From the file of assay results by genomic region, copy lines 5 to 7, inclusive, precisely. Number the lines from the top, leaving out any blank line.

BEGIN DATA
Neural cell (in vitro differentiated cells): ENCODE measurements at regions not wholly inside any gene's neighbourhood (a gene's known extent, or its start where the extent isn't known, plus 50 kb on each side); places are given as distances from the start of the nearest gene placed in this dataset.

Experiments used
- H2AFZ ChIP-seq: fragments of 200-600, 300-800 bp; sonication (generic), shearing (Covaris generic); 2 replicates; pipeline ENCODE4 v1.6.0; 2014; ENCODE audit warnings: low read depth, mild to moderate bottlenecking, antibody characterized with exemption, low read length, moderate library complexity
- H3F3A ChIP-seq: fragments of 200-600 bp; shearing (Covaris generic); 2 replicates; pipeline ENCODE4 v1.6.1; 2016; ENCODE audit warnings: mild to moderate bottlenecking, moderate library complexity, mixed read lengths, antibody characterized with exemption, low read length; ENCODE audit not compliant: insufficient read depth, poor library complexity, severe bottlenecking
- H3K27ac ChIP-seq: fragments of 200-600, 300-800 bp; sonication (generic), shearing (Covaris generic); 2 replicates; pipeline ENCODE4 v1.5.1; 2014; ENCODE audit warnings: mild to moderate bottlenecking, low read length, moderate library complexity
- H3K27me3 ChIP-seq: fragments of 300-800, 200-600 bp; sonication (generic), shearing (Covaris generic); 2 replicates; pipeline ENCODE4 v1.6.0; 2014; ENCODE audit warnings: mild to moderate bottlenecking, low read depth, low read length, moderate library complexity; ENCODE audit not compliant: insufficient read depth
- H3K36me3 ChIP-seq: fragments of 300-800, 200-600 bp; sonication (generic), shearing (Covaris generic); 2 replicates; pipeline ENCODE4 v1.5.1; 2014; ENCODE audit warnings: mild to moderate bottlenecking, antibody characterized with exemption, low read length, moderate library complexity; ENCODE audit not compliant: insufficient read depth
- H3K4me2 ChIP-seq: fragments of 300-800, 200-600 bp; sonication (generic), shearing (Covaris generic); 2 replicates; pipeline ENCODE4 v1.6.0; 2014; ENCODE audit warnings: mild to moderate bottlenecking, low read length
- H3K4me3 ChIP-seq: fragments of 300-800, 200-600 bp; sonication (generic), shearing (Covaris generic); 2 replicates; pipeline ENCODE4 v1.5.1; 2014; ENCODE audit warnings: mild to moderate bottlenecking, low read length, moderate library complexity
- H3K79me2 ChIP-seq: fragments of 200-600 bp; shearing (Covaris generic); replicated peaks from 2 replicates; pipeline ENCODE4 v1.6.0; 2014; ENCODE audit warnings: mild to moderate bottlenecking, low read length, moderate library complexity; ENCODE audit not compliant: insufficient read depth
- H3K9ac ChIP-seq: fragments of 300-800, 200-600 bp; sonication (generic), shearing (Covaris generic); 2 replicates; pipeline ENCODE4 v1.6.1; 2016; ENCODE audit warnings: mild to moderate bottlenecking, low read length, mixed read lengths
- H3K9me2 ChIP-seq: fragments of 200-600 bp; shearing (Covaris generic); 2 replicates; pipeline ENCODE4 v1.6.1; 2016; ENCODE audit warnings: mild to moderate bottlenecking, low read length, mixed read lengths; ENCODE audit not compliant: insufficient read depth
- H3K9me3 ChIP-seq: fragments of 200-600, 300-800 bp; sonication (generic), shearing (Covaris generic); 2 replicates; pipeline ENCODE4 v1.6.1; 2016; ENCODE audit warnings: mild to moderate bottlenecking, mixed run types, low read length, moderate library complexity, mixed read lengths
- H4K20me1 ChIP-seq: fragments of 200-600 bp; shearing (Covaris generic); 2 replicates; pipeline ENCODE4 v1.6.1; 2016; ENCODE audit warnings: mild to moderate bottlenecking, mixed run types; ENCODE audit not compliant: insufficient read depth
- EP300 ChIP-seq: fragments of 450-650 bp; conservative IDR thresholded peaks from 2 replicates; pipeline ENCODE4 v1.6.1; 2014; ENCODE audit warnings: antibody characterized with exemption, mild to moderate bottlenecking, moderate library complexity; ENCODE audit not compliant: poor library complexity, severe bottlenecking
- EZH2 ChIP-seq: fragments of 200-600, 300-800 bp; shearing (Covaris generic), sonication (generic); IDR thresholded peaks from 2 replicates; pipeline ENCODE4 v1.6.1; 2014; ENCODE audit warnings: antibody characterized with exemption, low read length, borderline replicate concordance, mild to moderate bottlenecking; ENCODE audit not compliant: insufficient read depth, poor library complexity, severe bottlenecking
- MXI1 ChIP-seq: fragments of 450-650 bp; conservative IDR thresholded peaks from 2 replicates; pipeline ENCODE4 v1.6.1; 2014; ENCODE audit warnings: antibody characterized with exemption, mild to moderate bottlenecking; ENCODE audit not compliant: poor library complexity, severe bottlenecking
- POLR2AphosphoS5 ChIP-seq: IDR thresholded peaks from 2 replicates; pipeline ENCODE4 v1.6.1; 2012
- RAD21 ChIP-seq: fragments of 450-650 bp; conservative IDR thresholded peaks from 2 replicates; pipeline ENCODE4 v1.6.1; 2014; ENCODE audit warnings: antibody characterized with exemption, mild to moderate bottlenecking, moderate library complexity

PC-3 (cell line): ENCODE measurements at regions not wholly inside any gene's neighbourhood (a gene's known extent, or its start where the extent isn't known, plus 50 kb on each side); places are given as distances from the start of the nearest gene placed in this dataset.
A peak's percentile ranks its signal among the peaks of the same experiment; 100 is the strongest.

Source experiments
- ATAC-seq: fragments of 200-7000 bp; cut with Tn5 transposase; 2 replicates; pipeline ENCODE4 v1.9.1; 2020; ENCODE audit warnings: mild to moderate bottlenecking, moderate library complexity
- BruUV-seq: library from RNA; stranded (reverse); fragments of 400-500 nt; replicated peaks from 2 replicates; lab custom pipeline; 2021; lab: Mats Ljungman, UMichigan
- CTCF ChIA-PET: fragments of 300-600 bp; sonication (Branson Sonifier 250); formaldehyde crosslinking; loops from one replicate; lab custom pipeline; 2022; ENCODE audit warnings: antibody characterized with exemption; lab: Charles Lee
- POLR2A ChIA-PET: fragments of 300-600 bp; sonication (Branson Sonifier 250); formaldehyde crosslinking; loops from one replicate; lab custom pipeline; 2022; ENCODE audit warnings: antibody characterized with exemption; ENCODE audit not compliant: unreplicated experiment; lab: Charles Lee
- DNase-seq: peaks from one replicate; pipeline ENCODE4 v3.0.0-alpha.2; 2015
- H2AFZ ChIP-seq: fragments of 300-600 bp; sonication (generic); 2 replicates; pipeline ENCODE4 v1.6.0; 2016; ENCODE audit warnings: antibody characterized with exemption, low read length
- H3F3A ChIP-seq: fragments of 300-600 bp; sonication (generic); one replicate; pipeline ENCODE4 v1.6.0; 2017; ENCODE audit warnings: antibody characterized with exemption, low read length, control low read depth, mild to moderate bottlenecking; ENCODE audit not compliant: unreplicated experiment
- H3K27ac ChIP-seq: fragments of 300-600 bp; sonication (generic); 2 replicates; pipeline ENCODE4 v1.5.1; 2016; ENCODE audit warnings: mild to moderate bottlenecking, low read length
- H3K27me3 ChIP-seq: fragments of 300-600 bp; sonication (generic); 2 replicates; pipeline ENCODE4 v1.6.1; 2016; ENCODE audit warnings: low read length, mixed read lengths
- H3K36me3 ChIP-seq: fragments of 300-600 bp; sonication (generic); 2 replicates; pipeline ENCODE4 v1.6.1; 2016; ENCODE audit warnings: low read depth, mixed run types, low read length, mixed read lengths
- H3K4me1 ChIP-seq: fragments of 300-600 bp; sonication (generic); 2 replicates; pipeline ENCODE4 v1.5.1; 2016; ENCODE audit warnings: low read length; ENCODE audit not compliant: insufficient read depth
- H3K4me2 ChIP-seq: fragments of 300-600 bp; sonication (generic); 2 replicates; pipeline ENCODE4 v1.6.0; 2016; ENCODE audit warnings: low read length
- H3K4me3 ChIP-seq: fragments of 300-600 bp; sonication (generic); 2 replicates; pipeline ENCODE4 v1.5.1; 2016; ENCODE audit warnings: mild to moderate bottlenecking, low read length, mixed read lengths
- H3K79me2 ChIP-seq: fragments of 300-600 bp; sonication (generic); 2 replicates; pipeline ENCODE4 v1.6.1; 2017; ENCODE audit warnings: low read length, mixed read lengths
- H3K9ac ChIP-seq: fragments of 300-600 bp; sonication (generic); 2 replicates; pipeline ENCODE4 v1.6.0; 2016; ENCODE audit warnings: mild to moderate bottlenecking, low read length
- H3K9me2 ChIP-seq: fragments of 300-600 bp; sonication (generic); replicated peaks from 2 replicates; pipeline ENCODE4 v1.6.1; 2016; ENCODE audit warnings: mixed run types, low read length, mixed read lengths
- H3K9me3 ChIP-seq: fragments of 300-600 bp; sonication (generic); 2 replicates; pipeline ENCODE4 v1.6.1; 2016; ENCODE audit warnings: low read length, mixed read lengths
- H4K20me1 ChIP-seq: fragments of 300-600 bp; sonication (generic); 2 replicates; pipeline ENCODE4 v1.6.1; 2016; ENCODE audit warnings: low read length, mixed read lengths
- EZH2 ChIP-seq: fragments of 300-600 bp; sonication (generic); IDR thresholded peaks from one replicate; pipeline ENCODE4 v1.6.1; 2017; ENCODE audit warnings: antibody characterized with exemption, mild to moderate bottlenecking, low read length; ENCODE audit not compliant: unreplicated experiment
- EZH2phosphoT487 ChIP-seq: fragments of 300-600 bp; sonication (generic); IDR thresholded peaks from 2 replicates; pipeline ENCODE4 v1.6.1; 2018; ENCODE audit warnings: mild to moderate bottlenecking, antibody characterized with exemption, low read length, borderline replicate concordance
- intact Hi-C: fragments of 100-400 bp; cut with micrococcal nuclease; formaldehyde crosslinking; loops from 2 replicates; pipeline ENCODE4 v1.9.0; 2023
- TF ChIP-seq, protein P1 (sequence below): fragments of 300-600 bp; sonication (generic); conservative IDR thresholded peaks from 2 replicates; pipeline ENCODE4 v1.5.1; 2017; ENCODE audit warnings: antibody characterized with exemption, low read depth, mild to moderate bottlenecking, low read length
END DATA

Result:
- H3K27ac ChIP-seq: fragments of 200-600, 300-800 bp; sonication (generic), shearing (Covaris generic); 2 replicates; pipeline ENCODE4 v1.5.1; 2014; ENCODE audit warnings: mild to moderate bottlenecking, low read length, moderate library complexity
- H3K27me3 ChIP-seq: fragments of 300-800, 200-600 bp; sonication (generic), shearing (Covaris generic); 2 replicates; pipeline ENCODE4 v1.6.0; 2014; ENCODE audit warnings: mild to moderate bottlenecking, low read depth, low read length, moderate library complexity; ENCODE audit not compliant: insufficient read depth
- H3K36me3 ChIP-seq: fragments of 300-800, 200-600 bp; sonication (generic), shearing (Covaris generic); 2 replicates; pipeline ENCODE4 v1.5.1; 2014; ENCODE audit warnings: mild to moderate bottlenecking, antibody characterized with exemption, low read length, moderate library complexity; ENCODE audit not compliant: insufficient read depth